Nail bombs coated in rat poison.
White supremacists plotting to kill black children and assassinate President Barack Obama.
A shooting rampage at a Sikh temple in Wisconsin by a lifelong neo-Nazi who lost his job and girlfriend.
These were a handful of the anecdotes that Heidi Beirich shared with a crowd of 150 in UTC's auditorium Wednesday night.
Then there were the numbers.
Her organization, the Southern Poverty Law Center, last year tracked more than 1,000 active hate groups operating in the United States -- the most Beirich has seen since she joined the center in 1999.
That's up 69 percent from the 602 counted a decade ago, she said.
There are between 5,000 and 8,000 active Ku Klux Klan members in the nation, she said.
Much of the rise in hate group numbers and membership can be traced to immigration and the changing nature of U.S. demographics, she said.
Many groups targeted blacks for much of their history, but an influx of Hispanic people refocused the hate.
Yet with one backlash comes another.
Anti-immigration legislation in California and Arizona in the 1990s and early 2000s later led to defeat for politicians backing those causes, especially as more Hispanics and their supporters came out to vote.
Here in Tennessee, the law center tracked 33 hate groups last year. The groups ranged from Nazi to Klan to anti-Muslim to anti-gay.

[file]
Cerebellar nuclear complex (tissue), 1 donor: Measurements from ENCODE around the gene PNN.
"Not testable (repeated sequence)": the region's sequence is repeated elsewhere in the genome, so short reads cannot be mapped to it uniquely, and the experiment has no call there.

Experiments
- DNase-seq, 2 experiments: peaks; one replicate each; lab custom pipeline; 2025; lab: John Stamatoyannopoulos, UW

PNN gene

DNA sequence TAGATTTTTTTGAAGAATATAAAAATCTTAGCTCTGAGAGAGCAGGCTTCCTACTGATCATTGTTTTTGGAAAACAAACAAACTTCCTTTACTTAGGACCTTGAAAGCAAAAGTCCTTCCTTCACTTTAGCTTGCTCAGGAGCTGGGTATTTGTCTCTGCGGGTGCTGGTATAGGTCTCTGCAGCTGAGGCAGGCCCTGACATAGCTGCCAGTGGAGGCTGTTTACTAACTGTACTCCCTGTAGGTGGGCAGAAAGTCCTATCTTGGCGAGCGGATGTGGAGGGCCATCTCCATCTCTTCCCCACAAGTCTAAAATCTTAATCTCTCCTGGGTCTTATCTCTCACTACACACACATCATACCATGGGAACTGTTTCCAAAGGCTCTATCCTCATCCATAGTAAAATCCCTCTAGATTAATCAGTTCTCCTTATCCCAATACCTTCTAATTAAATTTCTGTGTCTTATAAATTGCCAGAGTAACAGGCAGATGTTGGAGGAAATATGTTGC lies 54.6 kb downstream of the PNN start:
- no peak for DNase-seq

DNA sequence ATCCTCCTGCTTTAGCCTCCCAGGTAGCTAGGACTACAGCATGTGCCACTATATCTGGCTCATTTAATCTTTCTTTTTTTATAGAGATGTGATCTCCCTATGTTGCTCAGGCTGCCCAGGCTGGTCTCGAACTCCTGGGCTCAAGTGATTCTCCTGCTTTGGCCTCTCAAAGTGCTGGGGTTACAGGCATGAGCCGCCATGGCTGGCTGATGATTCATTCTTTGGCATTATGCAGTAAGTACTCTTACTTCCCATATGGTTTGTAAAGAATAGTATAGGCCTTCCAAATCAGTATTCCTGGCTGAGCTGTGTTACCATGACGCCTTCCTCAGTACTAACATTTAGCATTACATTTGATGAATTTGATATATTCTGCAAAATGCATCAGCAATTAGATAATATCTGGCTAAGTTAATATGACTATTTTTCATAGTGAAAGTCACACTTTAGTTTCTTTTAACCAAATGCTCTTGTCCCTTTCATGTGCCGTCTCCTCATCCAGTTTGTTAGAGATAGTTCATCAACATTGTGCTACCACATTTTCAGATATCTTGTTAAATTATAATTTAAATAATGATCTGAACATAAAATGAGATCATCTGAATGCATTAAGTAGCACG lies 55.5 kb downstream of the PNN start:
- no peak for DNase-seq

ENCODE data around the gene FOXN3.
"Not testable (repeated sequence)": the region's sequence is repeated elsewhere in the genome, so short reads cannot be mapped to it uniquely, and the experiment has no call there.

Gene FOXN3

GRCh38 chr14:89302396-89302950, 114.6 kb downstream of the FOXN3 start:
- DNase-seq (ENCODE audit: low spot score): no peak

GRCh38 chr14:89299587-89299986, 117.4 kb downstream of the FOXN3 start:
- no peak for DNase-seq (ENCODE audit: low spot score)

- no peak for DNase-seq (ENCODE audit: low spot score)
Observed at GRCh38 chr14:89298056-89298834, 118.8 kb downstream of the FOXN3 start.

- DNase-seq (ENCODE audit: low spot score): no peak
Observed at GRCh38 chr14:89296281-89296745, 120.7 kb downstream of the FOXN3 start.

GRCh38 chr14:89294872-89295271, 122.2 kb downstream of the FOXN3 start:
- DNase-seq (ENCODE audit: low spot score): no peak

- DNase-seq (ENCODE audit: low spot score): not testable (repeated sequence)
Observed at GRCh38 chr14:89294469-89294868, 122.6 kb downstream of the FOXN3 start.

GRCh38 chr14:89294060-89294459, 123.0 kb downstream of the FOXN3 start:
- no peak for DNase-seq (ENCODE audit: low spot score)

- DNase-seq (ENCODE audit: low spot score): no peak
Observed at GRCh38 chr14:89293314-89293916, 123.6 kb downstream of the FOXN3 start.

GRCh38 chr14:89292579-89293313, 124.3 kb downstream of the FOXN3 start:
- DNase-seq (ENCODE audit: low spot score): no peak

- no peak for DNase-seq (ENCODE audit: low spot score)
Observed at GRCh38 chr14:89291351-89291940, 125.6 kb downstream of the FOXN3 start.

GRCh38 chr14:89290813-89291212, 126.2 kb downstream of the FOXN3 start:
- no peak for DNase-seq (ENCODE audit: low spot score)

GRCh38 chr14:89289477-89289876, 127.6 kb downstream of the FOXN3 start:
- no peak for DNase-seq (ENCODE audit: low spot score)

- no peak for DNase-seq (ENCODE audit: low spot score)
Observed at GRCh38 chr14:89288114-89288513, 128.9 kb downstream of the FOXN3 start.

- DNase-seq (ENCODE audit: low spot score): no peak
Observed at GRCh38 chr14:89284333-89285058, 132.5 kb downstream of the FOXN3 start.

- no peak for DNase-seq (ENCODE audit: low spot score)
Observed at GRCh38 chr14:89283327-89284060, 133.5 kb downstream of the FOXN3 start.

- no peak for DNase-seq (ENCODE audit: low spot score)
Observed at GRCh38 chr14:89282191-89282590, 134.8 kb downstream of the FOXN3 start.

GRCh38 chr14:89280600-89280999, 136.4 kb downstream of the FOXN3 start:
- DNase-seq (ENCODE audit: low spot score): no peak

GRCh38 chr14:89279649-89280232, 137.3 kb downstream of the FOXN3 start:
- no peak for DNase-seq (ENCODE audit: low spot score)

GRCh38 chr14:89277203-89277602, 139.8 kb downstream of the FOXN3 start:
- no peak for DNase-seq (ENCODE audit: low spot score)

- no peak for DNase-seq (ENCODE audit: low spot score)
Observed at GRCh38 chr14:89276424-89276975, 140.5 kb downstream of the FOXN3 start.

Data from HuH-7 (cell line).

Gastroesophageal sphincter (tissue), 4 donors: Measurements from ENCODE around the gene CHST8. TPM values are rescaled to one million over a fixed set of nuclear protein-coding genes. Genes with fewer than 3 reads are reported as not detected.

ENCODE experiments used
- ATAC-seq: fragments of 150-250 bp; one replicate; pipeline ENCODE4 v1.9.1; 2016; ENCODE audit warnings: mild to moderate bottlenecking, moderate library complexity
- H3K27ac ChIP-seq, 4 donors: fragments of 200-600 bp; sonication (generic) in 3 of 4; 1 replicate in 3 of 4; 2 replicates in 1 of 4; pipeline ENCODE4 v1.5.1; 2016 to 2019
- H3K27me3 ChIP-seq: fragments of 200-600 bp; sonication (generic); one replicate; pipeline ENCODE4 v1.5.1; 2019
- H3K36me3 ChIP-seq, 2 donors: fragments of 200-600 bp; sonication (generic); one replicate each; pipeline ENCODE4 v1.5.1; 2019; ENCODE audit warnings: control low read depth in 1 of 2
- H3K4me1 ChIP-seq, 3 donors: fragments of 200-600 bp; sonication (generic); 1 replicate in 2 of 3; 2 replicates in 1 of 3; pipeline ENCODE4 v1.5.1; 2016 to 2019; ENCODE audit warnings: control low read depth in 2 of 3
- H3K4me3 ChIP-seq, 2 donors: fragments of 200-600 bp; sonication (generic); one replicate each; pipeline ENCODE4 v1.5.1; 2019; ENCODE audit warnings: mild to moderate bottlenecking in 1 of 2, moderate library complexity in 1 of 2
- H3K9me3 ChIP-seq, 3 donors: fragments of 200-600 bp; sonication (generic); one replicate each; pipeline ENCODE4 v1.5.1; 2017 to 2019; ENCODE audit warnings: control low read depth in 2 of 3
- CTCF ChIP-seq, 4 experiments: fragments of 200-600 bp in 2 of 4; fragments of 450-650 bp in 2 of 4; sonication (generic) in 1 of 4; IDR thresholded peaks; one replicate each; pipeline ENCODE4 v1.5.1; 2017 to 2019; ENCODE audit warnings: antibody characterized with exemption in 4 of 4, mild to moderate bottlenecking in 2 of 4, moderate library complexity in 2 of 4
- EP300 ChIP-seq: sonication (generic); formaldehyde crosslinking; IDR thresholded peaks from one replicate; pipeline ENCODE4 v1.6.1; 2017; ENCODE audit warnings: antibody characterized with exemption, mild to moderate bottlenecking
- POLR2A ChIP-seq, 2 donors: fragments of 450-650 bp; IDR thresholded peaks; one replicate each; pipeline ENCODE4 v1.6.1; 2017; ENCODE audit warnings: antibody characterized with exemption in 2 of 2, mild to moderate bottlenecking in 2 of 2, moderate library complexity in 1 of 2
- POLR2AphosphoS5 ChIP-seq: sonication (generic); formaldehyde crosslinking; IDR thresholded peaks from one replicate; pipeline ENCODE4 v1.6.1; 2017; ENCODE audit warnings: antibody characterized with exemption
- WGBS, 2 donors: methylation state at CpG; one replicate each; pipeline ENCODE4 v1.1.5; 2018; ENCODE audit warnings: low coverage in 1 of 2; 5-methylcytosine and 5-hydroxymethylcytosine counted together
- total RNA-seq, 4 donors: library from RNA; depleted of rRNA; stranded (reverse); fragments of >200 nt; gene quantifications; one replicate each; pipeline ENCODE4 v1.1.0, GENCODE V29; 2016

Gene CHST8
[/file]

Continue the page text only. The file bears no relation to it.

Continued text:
Anti-government group numbers also have skyrocketed from 149 the year Obama was elected to 1,360 now, she said.
Militias spurred by the election of President Bill Clinton in the 1990s had faded, Beirich said. Tough investigations and prosecutions by the FBI and other law enforcement tamped the numbers down in that decade.
But those groups have more than doubled since Obama was elected. The number of active militias went from 127 in 2008 to 361 last year, she said.
Three black UTC students in the audience said they were shocked to hear of the numbers and incidents Berich described.
Martavia Wilson, Ryleigh Amos and Bieoncia Smith said they'd never encountered racist attitudes nor had been the target of hate.
"I didn't know it was still like that," Wilson said.
But each of the women said Beirich's advice seemed good -- get educated and speak up when they see bigotry or racism.
Beirich encouraged the group, saying that polls and studies show the younger generation is much more tolerant about race and gender issues such as interracial couples and gay marriage.
A young woman asked from the audience if there was hope for today's youth to spur change.
"I actually think that over time, that's what's going to happen," Beirich said. "I'm hoping we have a bright future and you guys are going to help us get there. So get to work."